The problems older people have with computers, phones, tablets and the Internet are often the same as those for anyone younger baffled by technology. That means much help and support can be the same.
Personal face-to-face help is the best way to help anyone struggling to start using technology, and to thrive in the digital world
While formal courses may be available, what's often missing is one-to-one help in the home, or in community venues
A lot more people would engage with digital technology if informal support were available in social settings.
Older people do have age-related problems engaging with technology (e.g. vision, dexterity, memory). Lack of easy access to support makes those more challenging.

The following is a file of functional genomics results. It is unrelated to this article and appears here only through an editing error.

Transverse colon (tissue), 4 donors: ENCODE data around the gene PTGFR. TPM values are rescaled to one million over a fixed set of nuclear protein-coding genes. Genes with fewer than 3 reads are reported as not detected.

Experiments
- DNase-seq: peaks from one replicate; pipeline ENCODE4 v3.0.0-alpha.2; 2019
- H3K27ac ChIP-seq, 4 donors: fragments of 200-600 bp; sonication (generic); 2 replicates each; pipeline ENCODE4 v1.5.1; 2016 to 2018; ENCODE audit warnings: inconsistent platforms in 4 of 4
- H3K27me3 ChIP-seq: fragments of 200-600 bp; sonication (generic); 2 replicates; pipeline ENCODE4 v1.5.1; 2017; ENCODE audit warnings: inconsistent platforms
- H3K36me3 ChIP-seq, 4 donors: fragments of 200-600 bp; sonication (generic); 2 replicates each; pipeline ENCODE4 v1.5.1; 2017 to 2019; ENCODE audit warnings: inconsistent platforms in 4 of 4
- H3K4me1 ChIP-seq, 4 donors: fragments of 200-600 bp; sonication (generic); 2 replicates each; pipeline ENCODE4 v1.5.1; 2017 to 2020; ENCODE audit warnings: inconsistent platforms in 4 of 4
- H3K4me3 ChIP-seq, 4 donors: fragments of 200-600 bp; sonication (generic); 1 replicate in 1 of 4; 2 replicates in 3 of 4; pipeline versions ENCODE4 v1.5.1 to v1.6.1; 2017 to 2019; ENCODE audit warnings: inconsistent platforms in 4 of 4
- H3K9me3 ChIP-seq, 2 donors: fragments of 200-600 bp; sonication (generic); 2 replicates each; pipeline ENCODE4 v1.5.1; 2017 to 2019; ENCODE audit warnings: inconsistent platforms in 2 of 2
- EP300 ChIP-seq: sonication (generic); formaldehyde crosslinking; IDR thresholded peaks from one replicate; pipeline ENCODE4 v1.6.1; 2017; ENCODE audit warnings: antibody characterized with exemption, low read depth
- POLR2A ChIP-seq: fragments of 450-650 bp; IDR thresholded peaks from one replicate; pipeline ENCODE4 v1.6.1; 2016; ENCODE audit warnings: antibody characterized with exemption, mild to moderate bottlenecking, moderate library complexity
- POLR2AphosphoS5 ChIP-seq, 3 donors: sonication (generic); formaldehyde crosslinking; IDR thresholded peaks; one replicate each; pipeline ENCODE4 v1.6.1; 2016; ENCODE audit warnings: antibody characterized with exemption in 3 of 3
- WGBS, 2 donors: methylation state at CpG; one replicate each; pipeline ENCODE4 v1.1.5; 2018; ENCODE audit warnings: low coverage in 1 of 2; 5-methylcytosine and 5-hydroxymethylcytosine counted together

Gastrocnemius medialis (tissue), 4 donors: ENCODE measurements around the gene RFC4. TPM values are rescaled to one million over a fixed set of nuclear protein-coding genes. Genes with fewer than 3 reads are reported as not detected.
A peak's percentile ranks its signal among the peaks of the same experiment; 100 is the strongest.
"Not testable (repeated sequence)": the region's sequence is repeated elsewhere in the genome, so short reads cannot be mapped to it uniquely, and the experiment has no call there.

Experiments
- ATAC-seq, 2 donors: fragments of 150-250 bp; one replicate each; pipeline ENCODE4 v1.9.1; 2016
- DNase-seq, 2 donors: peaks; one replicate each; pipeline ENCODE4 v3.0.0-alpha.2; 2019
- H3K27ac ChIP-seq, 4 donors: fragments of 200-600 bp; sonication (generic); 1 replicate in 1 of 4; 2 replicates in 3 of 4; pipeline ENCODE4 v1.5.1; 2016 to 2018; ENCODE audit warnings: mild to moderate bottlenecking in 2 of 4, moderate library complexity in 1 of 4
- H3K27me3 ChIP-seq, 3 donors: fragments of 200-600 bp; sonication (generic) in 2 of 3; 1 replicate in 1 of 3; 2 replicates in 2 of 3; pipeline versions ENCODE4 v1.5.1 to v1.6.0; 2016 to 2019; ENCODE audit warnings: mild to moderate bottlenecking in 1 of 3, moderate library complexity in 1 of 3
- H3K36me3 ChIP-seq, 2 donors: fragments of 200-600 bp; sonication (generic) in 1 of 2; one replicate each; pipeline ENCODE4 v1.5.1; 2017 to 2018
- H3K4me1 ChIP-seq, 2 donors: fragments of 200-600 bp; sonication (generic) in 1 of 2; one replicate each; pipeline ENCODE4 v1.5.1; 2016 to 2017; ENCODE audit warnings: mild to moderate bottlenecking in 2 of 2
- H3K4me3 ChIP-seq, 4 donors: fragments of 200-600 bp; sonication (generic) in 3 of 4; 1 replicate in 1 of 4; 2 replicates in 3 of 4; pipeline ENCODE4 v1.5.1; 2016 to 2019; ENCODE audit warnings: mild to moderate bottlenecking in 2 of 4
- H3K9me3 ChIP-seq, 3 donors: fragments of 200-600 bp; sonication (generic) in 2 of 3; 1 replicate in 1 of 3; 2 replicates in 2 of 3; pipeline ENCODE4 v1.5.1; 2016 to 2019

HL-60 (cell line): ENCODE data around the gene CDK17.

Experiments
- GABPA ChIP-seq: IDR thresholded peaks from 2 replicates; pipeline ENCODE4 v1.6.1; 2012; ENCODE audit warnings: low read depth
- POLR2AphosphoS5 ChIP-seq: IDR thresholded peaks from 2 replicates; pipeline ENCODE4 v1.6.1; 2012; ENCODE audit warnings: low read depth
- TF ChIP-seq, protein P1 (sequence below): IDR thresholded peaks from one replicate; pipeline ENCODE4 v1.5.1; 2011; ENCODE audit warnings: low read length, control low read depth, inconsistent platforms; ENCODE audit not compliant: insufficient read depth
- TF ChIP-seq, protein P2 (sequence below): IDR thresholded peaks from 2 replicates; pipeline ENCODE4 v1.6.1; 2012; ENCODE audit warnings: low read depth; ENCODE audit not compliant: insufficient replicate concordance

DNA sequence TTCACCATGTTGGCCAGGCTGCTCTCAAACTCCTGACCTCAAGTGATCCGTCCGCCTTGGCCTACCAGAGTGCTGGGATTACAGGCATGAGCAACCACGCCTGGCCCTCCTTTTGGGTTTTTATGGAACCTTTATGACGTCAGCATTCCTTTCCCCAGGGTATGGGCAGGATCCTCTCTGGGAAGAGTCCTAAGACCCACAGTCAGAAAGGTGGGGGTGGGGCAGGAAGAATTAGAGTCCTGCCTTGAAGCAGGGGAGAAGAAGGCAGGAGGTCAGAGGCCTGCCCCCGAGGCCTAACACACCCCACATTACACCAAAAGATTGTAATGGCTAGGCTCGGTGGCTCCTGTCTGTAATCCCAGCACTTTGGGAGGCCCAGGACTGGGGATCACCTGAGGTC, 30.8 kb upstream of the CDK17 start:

We have a plan to deliver technology learning support in the community
One size doesn't fit all in support for learning - everyone has their own needs and interests
Many people learn best in social settings … but older people often lose their social networks. Learning technology together can be an enjoyable way to build new connections as well as skills.
There are many examples of small-scale, low-cost ways to support older people in using technology in community settings. These make use of local assets like schools, libraries and local businesses, and the willingness of people to help each other learn.
Once people find how technology can make a practical difference to their lives, they are likely to be inspired to learn more.
Small-scale funding schemes in the local community make a big difference, with low risks for funders.
Small local schemes shouldn't have to cope with a lot a administration, and reporting to funders.